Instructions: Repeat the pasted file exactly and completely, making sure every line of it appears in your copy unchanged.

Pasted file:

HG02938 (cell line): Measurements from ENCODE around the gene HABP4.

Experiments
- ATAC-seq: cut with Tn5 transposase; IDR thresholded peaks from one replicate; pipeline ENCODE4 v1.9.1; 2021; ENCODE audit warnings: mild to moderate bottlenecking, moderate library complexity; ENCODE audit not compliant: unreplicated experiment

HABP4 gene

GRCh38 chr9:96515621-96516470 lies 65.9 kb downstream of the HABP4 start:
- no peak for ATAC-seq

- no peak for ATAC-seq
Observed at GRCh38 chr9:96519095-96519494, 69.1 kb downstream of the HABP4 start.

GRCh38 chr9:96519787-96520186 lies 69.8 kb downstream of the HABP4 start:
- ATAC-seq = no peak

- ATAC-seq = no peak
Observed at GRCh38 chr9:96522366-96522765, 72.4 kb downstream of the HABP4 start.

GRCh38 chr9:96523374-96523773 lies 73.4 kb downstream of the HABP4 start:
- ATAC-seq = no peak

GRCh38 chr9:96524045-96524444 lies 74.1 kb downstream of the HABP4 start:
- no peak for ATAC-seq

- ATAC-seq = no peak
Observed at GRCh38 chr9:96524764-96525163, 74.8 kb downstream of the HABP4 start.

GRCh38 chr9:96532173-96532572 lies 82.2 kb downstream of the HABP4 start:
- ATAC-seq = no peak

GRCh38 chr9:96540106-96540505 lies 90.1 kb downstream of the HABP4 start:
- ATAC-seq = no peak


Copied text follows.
HG02938 (cell line): Measurements from ENCODE around the gene HABP4.

Experiments
- ATAC-seq: cut with Tn5 transposase; IDR thresholded peaks from one replicate; pipeline ENCODE4 v1.9.1; 2021; ENCODE audit warnings: mild to moderate bottlenecking, moderate library complexity; ENCODE audit not compliant: unreplicated experiment

HABP4 gene

GRCh38 chr9:96515621-96516470 lies 65.9 kb downstream of the HABP4 start:
- no peak for ATAC-seq

- no peak for ATAC-seq
Observed at GRCh38 chr9:96519095-96519494, 69.1 kb downstream of the HABP4 start.

GRCh38 chr9:96519787-96520186 lies 69.8 kb downstream of the HABP4 start:
- ATAC-seq = no peak

- ATAC-seq = no peak
Observed at GRCh38 chr9:96522366-96522765, 72.4 kb downstream of the HABP4 start.

GRCh38 chr9:96523374-96523773 lies 73.4 kb downstream of the HABP4 start:
- ATAC-seq = no peak

GRCh38 chr9:96524045-96524444 lies 74.1 kb downstream of the HABP4 start:
- no peak for ATAC-seq

- ATAC-seq = no peak
Observed at GRCh38 chr9:96524764-96525163, 74.8 kb downstream of the HABP4 start.

GRCh38 chr9:96532173-96532572 lies 82.2 kb downstream of the HABP4 start:
- ATAC-seq = no peak

GRCh38 chr9:96540106-96540505 lies 90.1 kb downstream of the HABP4 start:
- ATAC-seq = no peak